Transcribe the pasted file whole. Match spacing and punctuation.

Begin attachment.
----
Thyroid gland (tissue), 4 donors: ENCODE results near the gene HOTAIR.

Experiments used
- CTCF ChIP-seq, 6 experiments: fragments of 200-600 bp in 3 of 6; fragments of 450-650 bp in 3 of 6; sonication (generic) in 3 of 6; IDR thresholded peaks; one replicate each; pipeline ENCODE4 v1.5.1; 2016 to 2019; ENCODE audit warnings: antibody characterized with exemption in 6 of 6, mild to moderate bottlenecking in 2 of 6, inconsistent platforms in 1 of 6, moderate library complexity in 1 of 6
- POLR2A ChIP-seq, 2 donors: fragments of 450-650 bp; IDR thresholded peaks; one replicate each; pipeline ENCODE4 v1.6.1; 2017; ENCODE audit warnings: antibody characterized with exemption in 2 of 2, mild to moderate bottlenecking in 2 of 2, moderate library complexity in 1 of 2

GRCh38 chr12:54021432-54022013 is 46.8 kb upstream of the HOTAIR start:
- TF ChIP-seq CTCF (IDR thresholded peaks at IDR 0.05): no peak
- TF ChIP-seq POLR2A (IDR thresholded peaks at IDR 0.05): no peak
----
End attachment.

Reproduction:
Thyroid gland (tissue), 4 donors: ENCODE results near the gene HOTAIR.

Experiments used
- CTCF ChIP-seq, 6 experiments: fragments of 200-600 bp in 3 of 6; fragments of 450-650 bp in 3 of 6; sonication (generic) in 3 of 6; IDR thresholded peaks; one replicate each; pipeline ENCODE4 v1.5.1; 2016 to 2019; ENCODE audit warnings: antibody characterized with exemption in 6 of 6, mild to moderate bottlenecking in 2 of 6, inconsistent platforms in 1 of 6, moderate library complexity in 1 of 6
- POLR2A ChIP-seq, 2 donors: fragments of 450-650 bp; IDR thresholded peaks; one replicate each; pipeline ENCODE4 v1.6.1; 2017; ENCODE audit warnings: antibody characterized with exemption in 2 of 2, mild to moderate bottlenecking in 2 of 2, moderate library complexity in 1 of 2

GRCh38 chr12:54021432-54022013 is 46.8 kb upstream of the HOTAIR start:
- TF ChIP-seq CTCF (IDR thresholded peaks at IDR 0.05): no peak
- TF ChIP-seq POLR2A (IDR thresholded peaks at IDR 0.05): no peak